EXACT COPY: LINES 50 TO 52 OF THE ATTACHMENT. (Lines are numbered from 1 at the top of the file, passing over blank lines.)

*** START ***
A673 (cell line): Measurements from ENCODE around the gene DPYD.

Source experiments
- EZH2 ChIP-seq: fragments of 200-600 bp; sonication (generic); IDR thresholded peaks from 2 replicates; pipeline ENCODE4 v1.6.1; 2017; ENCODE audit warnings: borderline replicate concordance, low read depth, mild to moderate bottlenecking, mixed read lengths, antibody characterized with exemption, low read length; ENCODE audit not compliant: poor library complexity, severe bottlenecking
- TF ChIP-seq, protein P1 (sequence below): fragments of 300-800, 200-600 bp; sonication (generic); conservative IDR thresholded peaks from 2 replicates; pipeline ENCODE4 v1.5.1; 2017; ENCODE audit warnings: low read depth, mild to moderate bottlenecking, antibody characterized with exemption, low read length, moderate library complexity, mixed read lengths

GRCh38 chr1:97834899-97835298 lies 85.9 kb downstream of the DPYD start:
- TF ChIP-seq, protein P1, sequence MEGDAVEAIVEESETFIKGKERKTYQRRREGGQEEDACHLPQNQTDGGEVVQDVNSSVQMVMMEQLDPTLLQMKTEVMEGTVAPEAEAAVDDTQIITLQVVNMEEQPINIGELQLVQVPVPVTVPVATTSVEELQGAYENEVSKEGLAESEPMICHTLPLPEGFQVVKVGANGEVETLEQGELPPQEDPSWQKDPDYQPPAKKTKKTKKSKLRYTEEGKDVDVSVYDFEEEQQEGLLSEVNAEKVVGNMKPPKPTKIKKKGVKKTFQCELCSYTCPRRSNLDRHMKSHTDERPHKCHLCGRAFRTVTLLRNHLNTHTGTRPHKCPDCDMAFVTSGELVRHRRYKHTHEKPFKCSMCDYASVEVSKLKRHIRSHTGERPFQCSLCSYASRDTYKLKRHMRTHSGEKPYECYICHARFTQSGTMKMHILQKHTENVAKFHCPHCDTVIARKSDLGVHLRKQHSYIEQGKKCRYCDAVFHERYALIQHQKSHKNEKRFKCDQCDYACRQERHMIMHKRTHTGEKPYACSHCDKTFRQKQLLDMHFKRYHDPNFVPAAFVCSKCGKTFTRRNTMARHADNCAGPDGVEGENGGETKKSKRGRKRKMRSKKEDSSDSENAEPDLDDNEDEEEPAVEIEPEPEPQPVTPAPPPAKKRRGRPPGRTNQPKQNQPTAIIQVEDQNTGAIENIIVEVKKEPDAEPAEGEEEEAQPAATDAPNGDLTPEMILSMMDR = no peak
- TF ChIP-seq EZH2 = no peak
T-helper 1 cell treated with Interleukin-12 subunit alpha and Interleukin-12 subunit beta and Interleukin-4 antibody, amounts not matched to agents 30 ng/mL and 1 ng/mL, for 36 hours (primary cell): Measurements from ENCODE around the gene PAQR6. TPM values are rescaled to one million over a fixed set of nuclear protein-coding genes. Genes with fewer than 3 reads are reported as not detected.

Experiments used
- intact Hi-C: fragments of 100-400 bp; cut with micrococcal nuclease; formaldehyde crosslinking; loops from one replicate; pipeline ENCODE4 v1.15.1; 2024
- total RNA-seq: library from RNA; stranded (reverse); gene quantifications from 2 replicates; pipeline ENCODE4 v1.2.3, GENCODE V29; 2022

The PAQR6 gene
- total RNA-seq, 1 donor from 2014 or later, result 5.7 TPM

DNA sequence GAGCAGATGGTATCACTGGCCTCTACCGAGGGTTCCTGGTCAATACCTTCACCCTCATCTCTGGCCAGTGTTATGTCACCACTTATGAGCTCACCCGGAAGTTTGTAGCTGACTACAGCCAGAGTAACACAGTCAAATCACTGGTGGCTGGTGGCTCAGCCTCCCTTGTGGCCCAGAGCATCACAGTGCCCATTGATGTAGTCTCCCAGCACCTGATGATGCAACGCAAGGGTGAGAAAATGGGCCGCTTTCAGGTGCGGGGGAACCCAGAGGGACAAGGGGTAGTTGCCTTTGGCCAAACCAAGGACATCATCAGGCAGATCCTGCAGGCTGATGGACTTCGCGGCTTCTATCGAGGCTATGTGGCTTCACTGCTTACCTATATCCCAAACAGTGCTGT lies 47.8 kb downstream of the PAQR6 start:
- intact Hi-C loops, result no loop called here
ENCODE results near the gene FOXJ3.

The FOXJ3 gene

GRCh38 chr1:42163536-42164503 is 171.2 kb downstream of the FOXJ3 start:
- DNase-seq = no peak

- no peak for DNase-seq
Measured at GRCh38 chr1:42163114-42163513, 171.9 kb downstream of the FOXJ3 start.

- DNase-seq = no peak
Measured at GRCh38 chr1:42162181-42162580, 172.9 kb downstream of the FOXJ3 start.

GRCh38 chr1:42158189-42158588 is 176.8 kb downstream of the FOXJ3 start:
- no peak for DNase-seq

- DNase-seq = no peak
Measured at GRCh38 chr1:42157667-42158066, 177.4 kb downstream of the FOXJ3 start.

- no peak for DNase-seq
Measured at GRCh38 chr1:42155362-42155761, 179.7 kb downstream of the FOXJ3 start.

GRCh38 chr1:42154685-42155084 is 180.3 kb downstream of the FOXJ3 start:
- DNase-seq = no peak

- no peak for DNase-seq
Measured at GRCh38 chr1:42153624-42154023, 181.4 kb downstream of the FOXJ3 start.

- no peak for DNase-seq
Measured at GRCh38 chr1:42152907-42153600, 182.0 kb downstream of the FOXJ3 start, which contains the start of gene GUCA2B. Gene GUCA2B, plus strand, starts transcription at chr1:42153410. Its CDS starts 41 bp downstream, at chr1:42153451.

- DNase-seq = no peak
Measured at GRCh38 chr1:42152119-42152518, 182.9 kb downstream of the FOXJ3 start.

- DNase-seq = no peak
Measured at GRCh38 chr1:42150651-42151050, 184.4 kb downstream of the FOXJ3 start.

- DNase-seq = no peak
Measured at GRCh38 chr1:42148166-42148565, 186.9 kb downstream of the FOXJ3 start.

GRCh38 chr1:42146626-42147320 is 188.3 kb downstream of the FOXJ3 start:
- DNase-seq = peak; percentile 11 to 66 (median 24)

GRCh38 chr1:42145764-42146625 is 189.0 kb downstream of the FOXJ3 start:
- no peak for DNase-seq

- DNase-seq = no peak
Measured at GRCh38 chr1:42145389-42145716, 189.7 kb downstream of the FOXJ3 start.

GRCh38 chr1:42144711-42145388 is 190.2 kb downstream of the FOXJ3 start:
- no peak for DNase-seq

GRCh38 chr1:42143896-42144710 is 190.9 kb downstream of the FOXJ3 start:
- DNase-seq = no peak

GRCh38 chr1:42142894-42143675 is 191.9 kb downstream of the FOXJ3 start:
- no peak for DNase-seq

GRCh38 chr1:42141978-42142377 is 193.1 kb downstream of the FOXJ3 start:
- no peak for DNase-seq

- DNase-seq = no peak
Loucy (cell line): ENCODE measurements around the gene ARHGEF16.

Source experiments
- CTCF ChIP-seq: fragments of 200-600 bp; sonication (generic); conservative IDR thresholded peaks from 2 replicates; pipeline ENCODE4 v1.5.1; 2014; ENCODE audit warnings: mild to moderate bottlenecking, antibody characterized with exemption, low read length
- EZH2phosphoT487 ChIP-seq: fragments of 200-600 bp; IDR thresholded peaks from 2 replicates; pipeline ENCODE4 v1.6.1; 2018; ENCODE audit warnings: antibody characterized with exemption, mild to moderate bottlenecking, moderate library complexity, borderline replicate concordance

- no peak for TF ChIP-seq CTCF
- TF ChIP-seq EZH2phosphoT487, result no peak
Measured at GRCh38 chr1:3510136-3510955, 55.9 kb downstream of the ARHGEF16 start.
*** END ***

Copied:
GRCh38 chr1:42143896-42144710 is 190.9 kb downstream of the FOXJ3 start:
- DNase-seq = no peak

GRCh38 chr1:42142894-42143675 is 191.9 kb downstream of the FOXJ3 start: